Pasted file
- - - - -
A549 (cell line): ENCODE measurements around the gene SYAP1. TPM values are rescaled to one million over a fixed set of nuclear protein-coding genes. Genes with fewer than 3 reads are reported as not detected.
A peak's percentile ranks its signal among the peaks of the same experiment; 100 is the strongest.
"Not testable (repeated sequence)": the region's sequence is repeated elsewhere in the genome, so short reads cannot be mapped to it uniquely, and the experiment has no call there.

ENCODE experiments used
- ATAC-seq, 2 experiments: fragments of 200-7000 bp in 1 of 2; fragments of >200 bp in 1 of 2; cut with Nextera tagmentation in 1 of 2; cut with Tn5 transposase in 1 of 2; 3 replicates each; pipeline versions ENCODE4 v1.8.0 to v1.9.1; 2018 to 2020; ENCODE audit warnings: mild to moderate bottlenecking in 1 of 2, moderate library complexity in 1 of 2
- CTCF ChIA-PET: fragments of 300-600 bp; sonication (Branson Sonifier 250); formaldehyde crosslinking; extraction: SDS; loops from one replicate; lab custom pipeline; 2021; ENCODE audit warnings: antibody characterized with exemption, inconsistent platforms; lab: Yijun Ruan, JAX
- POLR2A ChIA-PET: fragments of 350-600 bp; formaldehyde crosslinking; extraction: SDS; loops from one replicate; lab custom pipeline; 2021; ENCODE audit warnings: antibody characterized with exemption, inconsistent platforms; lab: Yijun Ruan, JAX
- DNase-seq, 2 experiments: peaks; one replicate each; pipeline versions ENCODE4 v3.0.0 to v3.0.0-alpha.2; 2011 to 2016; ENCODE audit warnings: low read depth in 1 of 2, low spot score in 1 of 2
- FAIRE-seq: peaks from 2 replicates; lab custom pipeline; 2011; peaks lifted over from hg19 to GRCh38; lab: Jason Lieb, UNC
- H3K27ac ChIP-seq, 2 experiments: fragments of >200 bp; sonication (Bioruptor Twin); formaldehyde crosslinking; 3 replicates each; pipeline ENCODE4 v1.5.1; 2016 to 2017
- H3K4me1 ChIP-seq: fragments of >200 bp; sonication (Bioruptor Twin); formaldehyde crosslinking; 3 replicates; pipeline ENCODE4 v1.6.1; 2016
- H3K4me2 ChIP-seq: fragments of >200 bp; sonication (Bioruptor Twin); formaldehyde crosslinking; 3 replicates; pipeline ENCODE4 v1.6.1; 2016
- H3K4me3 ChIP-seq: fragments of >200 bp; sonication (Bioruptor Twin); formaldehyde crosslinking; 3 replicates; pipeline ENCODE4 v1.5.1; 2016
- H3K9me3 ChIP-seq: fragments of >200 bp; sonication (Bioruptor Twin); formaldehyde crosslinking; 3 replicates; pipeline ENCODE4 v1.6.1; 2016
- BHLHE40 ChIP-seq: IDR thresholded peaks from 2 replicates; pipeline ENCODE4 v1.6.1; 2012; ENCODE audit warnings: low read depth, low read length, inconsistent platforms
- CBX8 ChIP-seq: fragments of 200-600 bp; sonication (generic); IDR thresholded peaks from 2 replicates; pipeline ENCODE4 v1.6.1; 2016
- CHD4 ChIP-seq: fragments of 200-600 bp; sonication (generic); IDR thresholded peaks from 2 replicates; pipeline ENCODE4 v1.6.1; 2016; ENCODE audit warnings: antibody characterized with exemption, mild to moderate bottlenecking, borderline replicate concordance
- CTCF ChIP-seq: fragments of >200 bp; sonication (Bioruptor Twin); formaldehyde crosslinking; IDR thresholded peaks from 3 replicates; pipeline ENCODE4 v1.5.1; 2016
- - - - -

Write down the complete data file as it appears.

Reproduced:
A549 (cell line): ENCODE measurements around the gene SYAP1. TPM values are rescaled to one million over a fixed set of nuclear protein-coding genes. Genes with fewer than 3 reads are reported as not detected.
A peak's percentile ranks its signal among the peaks of the same experiment; 100 is the strongest.
"Not testable (repeated sequence)": the region's sequence is repeated elsewhere in the genome, so short reads cannot be mapped to it uniquely, and the experiment has no call there.

ENCODE experiments used
- ATAC-seq, 2 experiments: fragments of 200-7000 bp in 1 of 2; fragments of >200 bp in 1 of 2; cut with Nextera tagmentation in 1 of 2; cut with Tn5 transposase in 1 of 2; 3 replicates each; pipeline versions ENCODE4 v1.8.0 to v1.9.1; 2018 to 2020; ENCODE audit warnings: mild to moderate bottlenecking in 1 of 2, moderate library complexity in 1 of 2
- CTCF ChIA-PET: fragments of 300-600 bp; sonication (Branson Sonifier 250); formaldehyde crosslinking; extraction: SDS; loops from one replicate; lab custom pipeline; 2021; ENCODE audit warnings: antibody characterized with exemption, inconsistent platforms; lab: Yijun Ruan, JAX
- POLR2A ChIA-PET: fragments of 350-600 bp; formaldehyde crosslinking; extraction: SDS; loops from one replicate; lab custom pipeline; 2021; ENCODE audit warnings: antibody characterized with exemption, inconsistent platforms; lab: Yijun Ruan, JAX
- DNase-seq, 2 experiments: peaks; one replicate each; pipeline versions ENCODE4 v3.0.0 to v3.0.0-alpha.2; 2011 to 2016; ENCODE audit warnings: low read depth in 1 of 2, low spot score in 1 of 2
- FAIRE-seq: peaks from 2 replicates; lab custom pipeline; 2011; peaks lifted over from hg19 to GRCh38; lab: Jason Lieb, UNC
- H3K27ac ChIP-seq, 2 experiments: fragments of >200 bp; sonication (Bioruptor Twin); formaldehyde crosslinking; 3 replicates each; pipeline ENCODE4 v1.5.1; 2016 to 2017
- H3K4me1 ChIP-seq: fragments of >200 bp; sonication (Bioruptor Twin); formaldehyde crosslinking; 3 replicates; pipeline ENCODE4 v1.6.1; 2016
- H3K4me2 ChIP-seq: fragments of >200 bp; sonication (Bioruptor Twin); formaldehyde crosslinking; 3 replicates; pipeline ENCODE4 v1.6.1; 2016
- H3K4me3 ChIP-seq: fragments of >200 bp; sonication (Bioruptor Twin); formaldehyde crosslinking; 3 replicates; pipeline ENCODE4 v1.5.1; 2016
- H3K9me3 ChIP-seq: fragments of >200 bp; sonication (Bioruptor Twin); formaldehyde crosslinking; 3 replicates; pipeline ENCODE4 v1.6.1; 2016
- BHLHE40 ChIP-seq: IDR thresholded peaks from 2 replicates; pipeline ENCODE4 v1.6.1; 2012; ENCODE audit warnings: low read depth, low read length, inconsistent platforms
- CBX8 ChIP-seq: fragments of 200-600 bp; sonication (generic); IDR thresholded peaks from 2 replicates; pipeline ENCODE4 v1.6.1; 2016
- CHD4 ChIP-seq: fragments of 200-600 bp; sonication (generic); IDR thresholded peaks from 2 replicates; pipeline ENCODE4 v1.6.1; 2016; ENCODE audit warnings: antibody characterized with exemption, mild to moderate bottlenecking, borderline replicate concordance
- CTCF ChIP-seq: fragments of >200 bp; sonication (Bioruptor Twin); formaldehyde crosslinking; IDR thresholded peaks from 3 replicates; pipeline ENCODE4 v1.5.1; 2016